(AP) — Sri Lanka’s opposition parties met Sunday to agree on a new government a day after the president and prime minister offered to resign following the most dramatic day of monthslong turmoil, with protesters storming the leaders’ homes in rage over an economic crisis.
Protesters remained in President Gotabaya Rajapaksa’s residence, his seaside office and the prime minister’s home, saying they would stay until the resignations are official. The president’s whereabouts were unknown, but a statement from his office said he ordered the immediate distribution of a cooking gas consignment to the public, suggesting that he was still at work.
Soldiers were deployed around the city but troops simply watched from afar as crowds of people splashed in the pool of Rajapaksa’s sprawling residence, lounged on beds and took selfies of themselves on their cellphones to capture the moment. The chief of defense staff, Shavendra Silva, called for public support to maintain law and order.
Occupants of the prime minister’s official residence cooked in an outdoor kitchen, played the tabletop game carrom and slept on sofas.
Ranjith Madduma Bandara, a top official in the main opposition United People’s Force, said that separate discussions were held with other parties and lawmakers who broke away from Rajapaksa’s ruling coalition and more meetings were planned. It was unclear when an agreement might be reached.
Another opposition lawmaker, M. A. Sumanthiran, said earlier that all opposition parties combined could easily muster the 113 members needed for a majority in Parliament, at which point they would call on Rajapaksa to install the new government and resign.
Prime Minister Ranil Wickremesinghe said Saturday he would leave office once a new government is in place, and hours later the speaker of Parliament said Rajapaksa would step down Wednesday. Pressure on both men had grown as the economic meltdown set off acute shortages of essential items, leaving people struggling to obtain food, fuel and other necessities.
If both president and prime minister resign, Speaker Mahinda Yapa Abeywardena will take over as temporary president, according to the constitution.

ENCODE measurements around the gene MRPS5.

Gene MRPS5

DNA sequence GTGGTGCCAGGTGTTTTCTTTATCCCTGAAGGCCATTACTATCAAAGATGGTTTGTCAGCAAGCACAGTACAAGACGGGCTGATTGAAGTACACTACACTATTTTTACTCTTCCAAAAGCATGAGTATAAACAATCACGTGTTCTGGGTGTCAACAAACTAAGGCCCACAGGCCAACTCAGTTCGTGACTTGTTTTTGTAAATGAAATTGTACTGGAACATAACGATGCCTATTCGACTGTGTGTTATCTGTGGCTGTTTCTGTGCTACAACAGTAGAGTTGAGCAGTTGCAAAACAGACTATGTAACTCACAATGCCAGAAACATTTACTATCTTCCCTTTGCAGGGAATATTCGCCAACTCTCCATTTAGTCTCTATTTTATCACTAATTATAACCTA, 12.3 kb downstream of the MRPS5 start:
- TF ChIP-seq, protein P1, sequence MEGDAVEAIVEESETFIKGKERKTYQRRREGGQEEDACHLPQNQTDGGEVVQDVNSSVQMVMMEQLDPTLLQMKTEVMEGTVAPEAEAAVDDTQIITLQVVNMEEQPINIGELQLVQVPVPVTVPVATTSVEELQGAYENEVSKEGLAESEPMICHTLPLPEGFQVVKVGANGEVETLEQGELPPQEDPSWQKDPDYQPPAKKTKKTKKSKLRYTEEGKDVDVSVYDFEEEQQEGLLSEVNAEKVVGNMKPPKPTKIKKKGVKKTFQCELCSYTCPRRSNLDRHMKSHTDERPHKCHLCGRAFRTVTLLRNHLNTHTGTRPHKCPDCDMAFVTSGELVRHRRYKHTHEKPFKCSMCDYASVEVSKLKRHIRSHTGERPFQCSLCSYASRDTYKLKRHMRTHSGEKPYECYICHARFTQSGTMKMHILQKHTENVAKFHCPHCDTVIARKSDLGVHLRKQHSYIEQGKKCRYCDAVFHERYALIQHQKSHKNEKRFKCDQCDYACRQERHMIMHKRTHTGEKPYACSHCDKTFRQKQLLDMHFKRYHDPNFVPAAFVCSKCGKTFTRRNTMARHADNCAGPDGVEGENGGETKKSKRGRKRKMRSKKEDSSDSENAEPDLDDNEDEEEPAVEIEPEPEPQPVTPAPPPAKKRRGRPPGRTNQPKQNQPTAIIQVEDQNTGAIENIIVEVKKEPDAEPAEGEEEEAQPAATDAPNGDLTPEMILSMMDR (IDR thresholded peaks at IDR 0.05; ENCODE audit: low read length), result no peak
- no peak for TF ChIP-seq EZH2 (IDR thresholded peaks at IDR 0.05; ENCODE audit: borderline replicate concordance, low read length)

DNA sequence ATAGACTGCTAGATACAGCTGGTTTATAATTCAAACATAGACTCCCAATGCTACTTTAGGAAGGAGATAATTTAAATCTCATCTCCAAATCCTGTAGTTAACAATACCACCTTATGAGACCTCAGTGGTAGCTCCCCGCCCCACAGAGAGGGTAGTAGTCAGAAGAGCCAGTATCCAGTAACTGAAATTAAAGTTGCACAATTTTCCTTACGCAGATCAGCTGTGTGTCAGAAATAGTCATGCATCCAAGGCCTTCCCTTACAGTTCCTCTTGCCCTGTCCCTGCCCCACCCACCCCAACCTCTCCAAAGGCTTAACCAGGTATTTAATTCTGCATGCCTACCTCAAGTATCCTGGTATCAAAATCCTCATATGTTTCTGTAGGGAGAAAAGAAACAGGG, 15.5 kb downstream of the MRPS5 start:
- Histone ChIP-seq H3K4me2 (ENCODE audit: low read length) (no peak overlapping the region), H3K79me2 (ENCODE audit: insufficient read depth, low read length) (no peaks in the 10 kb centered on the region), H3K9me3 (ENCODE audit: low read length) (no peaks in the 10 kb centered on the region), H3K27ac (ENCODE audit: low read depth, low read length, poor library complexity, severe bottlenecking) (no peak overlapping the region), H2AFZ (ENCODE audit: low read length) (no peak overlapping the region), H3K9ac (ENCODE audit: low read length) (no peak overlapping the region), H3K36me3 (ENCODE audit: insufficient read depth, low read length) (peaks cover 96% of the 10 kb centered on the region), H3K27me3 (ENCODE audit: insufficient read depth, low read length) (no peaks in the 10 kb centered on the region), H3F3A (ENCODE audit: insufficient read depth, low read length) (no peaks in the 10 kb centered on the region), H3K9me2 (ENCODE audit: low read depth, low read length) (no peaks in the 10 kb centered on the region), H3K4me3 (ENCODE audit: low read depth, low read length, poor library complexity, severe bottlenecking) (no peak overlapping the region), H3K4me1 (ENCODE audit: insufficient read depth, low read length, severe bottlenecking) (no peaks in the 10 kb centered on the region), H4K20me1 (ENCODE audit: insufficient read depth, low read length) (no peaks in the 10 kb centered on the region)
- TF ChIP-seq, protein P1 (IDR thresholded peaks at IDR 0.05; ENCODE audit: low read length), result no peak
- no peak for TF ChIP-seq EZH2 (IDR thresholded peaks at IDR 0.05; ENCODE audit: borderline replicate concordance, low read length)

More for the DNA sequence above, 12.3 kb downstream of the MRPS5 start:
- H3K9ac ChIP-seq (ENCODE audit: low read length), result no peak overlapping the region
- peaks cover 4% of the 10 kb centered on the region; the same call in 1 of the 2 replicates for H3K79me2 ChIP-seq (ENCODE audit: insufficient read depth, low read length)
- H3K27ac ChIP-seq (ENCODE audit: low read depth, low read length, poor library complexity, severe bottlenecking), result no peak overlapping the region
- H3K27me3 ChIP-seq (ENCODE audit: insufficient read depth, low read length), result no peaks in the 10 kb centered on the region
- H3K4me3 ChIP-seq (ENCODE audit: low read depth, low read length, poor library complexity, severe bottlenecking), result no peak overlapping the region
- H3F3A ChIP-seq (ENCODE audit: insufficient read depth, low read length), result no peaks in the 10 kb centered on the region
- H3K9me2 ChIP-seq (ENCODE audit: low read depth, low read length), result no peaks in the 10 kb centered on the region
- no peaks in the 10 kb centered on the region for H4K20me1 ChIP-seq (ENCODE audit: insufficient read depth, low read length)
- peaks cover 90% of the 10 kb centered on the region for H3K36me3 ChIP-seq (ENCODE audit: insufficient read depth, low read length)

Rajapaksa appointed Wickremesinghe as prime minister in May in an effort to solve the shortages and start economic recovery.
Wickremesinghe had been part of crucial talks with the International Monetary Fund for a bailout program and with the World Food Program to prepare for a predicted food crisis. The government must submit a plan on debt sustainability to the IMF in August before reaching an agreement.
Analysts say it is doubtful any new leader could do more than Wickremesinghe. His government’s efforts showed promise, with much-needed fertilizer being distributed to farmers for next season’s cultivation and cooking gas orders arriving in the country Sunday.
“This kind of unrest could create confusion among international organizations like the IMF and the World Bank,” political analyst Ranga Kalansooriya said, adding that a new administration should agree on a common program for economic recovery.
He said while Wickremesinghe was working in the right direction, his administration was not implementing a long-term plan to go with its focus on solving day-to-day problems.
U.S. Secretary of State Antony Blinken said that Washington was tracking the developments in Sri Lanka and urged Parliament to work quickly to implement solutions and address the people’s discontent.
Speaking at a news conference in Bangkok, Blinken said the United States condemns attacks against the peaceful demonstrators while calling for a full investigation into any protest-related violence.
Pope Francis opened his Sunday remarks after noon prayers at the Vatican by voicing concern about Sri Lanka.
“I unite myself to the pain of the people of Sri Lanka, who continue to suffer the effects of the political and economic instability,” the pontiff said. “Together with the bishops of the country, I renew my appeal for peace, and I implore those who have authority not to ignore the cry of the poor and the needs of the people.’’